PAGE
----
So the most valuable workers are usually the ones who have been around the longest. You’re more productive if you know exactly how the code works, where to add a feature, how it fits into the test harness, and how you deploy that code when you’re done.

Engineers who were around for key product or technical decisions are even more valuable. Watch their desks and observe how many people stop to ask about history.

In fact, length of tenure can be a great mask for competence.

When you start a new job, your goal is to get up to speed as quickly as possible.  The sooner you know everything, the more valuable you’ll be.

Get outside your area of expertise.

Notice how coworkers develop expertise in limited areas of the code base.

Need a JavaScript fix? Ask John. What about CSS. Oh the expert for CSS is Scott. Did you bork your Git repository? That’s John again. OpenGL – go ask David.

Most engineers are known for 1 or 2 areas of core competency, usually because those areas are where they began working on features or bugs.

They never evolve.

It does not feel good to learn new things. It takes effort, and the willingness to feel like a moron for awhile.

Most people don’t like feeling like morons. So they don’t, and they stay pigeon holed in one area.

Additionally, most engineers can only expand their expertise after business hours. They’re too busy during the day.

Feeling like a moron + working late without getting paid = screw that.

All of this means you’ll have a huge advantage by showing competence in multiple areas. Better yet, be the person who knows how the entire system fits together. You’ll be the only one.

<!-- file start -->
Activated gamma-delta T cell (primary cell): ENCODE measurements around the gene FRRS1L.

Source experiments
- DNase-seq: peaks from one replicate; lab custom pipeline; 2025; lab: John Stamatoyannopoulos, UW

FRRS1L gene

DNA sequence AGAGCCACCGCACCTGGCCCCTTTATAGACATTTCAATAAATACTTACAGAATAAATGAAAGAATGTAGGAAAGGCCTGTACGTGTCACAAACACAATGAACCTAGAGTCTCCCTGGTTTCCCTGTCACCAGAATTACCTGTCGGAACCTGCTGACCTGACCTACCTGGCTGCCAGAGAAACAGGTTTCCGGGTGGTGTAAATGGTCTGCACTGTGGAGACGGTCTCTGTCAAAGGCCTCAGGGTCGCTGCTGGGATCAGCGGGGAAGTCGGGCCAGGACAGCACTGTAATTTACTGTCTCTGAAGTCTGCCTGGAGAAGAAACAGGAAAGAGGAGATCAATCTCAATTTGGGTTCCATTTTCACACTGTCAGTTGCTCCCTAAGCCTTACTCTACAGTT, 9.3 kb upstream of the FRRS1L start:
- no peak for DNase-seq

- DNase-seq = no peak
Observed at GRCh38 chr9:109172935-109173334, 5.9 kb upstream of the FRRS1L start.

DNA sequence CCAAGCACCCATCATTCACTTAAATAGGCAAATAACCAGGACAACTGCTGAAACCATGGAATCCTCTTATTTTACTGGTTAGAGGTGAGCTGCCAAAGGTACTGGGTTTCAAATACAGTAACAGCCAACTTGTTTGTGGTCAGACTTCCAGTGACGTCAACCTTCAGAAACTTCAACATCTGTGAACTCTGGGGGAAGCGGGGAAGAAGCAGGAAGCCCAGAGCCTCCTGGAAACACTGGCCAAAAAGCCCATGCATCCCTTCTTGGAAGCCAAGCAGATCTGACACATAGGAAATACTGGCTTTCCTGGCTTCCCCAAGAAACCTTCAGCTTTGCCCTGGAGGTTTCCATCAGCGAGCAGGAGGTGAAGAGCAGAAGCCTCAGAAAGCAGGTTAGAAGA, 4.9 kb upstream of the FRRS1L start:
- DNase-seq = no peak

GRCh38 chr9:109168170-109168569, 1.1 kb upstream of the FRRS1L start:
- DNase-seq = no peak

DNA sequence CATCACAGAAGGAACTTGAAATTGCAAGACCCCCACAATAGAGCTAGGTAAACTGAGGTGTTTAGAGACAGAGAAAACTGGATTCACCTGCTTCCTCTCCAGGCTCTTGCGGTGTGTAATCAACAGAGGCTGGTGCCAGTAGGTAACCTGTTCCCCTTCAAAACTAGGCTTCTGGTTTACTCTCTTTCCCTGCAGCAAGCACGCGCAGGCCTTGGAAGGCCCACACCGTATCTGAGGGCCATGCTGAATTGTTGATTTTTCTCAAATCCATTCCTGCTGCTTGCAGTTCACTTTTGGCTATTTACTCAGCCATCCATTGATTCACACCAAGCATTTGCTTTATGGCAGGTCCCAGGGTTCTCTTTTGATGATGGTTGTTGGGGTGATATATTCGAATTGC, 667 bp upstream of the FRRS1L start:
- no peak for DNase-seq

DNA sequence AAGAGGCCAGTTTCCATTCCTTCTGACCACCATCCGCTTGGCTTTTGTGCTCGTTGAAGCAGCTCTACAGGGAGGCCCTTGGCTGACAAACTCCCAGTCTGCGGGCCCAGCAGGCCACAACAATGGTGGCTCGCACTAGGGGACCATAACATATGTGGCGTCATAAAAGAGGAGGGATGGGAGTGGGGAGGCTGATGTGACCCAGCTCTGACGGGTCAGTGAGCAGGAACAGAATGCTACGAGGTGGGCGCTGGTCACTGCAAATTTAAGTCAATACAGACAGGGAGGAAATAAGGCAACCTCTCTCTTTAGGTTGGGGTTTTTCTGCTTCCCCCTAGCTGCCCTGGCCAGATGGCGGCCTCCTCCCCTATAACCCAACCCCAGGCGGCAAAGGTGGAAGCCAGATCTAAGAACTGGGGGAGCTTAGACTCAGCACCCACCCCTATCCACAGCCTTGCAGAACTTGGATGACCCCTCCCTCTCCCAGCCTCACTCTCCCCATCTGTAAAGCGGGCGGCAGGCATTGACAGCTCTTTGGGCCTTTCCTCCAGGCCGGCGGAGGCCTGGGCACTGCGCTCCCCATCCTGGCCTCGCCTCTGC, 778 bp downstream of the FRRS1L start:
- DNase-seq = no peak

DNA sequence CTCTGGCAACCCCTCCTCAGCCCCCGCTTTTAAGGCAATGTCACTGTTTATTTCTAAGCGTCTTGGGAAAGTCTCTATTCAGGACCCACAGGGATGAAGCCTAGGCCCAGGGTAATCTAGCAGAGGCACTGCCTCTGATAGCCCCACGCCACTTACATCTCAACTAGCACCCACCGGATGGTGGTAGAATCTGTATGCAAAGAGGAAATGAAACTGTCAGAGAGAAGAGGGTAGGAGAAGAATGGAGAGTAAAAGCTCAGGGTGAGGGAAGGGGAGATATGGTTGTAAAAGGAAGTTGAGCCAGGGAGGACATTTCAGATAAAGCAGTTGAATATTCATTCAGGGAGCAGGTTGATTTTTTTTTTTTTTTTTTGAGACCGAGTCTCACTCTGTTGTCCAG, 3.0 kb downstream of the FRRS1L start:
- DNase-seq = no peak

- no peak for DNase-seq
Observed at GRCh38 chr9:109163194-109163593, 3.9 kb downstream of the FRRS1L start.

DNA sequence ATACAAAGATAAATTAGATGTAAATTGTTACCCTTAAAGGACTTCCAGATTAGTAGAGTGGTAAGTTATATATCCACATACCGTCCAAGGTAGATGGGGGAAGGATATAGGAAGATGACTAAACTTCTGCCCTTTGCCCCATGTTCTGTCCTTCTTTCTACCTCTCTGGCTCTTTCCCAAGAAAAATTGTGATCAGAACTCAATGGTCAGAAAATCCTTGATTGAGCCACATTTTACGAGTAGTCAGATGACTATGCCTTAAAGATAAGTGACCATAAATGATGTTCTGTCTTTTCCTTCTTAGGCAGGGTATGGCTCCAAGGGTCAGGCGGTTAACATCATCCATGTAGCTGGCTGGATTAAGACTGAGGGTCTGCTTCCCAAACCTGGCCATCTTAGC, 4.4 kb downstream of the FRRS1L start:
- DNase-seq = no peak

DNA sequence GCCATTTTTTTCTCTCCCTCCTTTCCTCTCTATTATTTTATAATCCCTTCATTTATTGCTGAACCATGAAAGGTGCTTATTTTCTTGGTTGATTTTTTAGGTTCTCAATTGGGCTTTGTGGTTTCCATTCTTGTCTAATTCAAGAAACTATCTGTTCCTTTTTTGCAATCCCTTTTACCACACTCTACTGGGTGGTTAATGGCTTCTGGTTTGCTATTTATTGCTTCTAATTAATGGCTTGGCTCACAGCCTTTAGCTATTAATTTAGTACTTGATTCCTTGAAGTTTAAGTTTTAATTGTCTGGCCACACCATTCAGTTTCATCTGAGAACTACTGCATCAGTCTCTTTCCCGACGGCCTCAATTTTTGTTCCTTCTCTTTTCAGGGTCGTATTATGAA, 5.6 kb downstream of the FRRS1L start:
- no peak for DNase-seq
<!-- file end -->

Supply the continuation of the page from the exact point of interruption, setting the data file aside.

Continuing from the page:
An obvious counter-argument is that generalists are shallow. They don’t have depth in any one area. You’ll shut those people up when you add complex features in all the areas you’re a part of.

How do you gain enough competency in multiple areas?

Again, put in your hours. If you work 2-2.5X more than your peers, it’s not inconceivable that you’ll be competent in 2-3 times as many areas as them.

Work on areas of the System nobody else knows.

Every system has areas that nobody knows. Usually the learning curve in these areas is steep.

It’s incredibly easy to stand out if you’re the one person who shows competence in that area.

I worked on one team that was full of web engineers and one PhD in Machine Learning. Part of the website was a stats module using elementary predictive analysis.

Unfortunately, Mr. PhD was the only one who knew how the stats module worked. To everyone else it was a black box.

I found the area interesting, so I read up on the subject in my free time. I added a couple of features in the process.

A few months later, Mr. PhD decided to leave the company.

Guess who became the leader of that part of the codebase?

3) Manage your Manager

In Managing Oneself, Peter Drucker advises:

It is incumbent on the people who work with them to observe them, to find out how they work, and to adapt themselves to what makes their bosses most effective. This, in fact, is the secret of “managing” the boss.

Figure out how your boss judges performance. What annoys and excites him or her?

At Google, I had one boss who loved startups. He talked about them all the time, constantly read TechCrunch, and eventually left to join one.

I always talked startups with him. Every little idea or side project I had, I brought it to him for advice and feedback. Normally this would be a horrible idea at any company. You run the risk of the company claiming ownership of what you’re doing on your own time, with your own equipment. But it was a huge source of rapport between us.

I had another boss who was irritated by late people. He never said anything, but you could see the negative expression cross his face when one of my fellow developers strolled in at 11 AM.

At the time, I was on a later schedule, and I struggled to get up early. But I was always 2nd or 3rd in the office when working for this guy.  He eventually thanked me for “being one of the early ones.” Fortunately, my coworkers were always later.